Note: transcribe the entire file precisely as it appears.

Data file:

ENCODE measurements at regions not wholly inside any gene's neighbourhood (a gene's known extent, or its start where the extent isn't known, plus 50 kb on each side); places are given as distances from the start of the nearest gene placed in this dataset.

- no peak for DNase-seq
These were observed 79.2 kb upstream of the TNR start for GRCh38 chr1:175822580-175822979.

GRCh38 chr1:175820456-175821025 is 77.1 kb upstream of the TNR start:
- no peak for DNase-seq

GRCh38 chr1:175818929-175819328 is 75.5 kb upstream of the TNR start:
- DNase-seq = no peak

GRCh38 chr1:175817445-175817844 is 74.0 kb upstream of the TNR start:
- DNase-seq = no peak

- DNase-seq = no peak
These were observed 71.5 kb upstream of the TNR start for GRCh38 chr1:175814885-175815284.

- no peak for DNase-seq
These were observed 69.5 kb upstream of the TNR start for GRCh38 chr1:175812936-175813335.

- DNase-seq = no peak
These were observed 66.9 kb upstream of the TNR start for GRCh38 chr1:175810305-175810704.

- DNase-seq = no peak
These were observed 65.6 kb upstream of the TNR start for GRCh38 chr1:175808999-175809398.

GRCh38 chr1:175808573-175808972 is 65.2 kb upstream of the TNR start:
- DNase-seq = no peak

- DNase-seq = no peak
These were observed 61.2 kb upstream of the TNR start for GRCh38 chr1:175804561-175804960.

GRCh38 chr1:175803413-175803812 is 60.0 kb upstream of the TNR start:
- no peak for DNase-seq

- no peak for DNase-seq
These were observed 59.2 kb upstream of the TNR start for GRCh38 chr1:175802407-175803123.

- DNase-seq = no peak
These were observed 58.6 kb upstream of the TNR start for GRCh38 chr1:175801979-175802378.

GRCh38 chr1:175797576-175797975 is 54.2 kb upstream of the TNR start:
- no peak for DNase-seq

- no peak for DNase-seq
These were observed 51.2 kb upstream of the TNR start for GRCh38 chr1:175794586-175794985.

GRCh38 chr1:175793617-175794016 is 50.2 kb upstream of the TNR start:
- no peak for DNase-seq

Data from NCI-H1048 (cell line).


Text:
ENCODE measurements at regions not wholly inside any gene's neighbourhood (a gene's known extent, or its start where the extent isn't known, plus 50 kb on each side); places are given as distances from the start of the nearest gene placed in this dataset.

- no peak for DNase-seq
These were observed 79.2 kb upstream of the TNR start for GRCh38 chr1:175822580-175822979.

GRCh38 chr1:175820456-175821025 is 77.1 kb upstream of the TNR start:
- no peak for DNase-seq

GRCh38 chr1:175818929-175819328 is 75.5 kb upstream of the TNR start:
- DNase-seq = no peak

GRCh38 chr1:175817445-175817844 is 74.0 kb upstream of the TNR start:
- DNase-seq = no peak

- DNase-seq = no peak
These were observed 71.5 kb upstream of the TNR start for GRCh38 chr1:175814885-175815284.

- no peak for DNase-seq
These were observed 69.5 kb upstream of the TNR start for GRCh38 chr1:175812936-175813335.

- DNase-seq = no peak
These were observed 66.9 kb upstream of the TNR start for GRCh38 chr1:175810305-175810704.

- DNase-seq = no peak
These were observed 65.6 kb upstream of the TNR start for GRCh38 chr1:175808999-175809398.

GRCh38 chr1:175808573-175808972 is 65.2 kb upstream of the TNR start:
- DNase-seq = no peak

- DNase-seq = no peak
These were observed 61.2 kb upstream of the TNR start for GRCh38 chr1:175804561-175804960.

GRCh38 chr1:175803413-175803812 is 60.0 kb upstream of the TNR start:
- no peak for DNase-seq

- no peak for DNase-seq
These were observed 59.2 kb upstream of the TNR start for GRCh38 chr1:175802407-175803123.

- DNase-seq = no peak
These were observed 58.6 kb upstream of the TNR start for GRCh38 chr1:175801979-175802378.

GRCh38 chr1:175797576-175797975 is 54.2 kb upstream of the TNR start:
- no peak for DNase-seq

- no peak for DNase-seq
These were observed 51.2 kb upstream of the TNR start for GRCh38 chr1:175794586-175794985.

GRCh38 chr1:175793617-175794016 is 50.2 kb upstream of the TNR start:
- no peak for DNase-seq

Data from NCI-H1048 (cell line).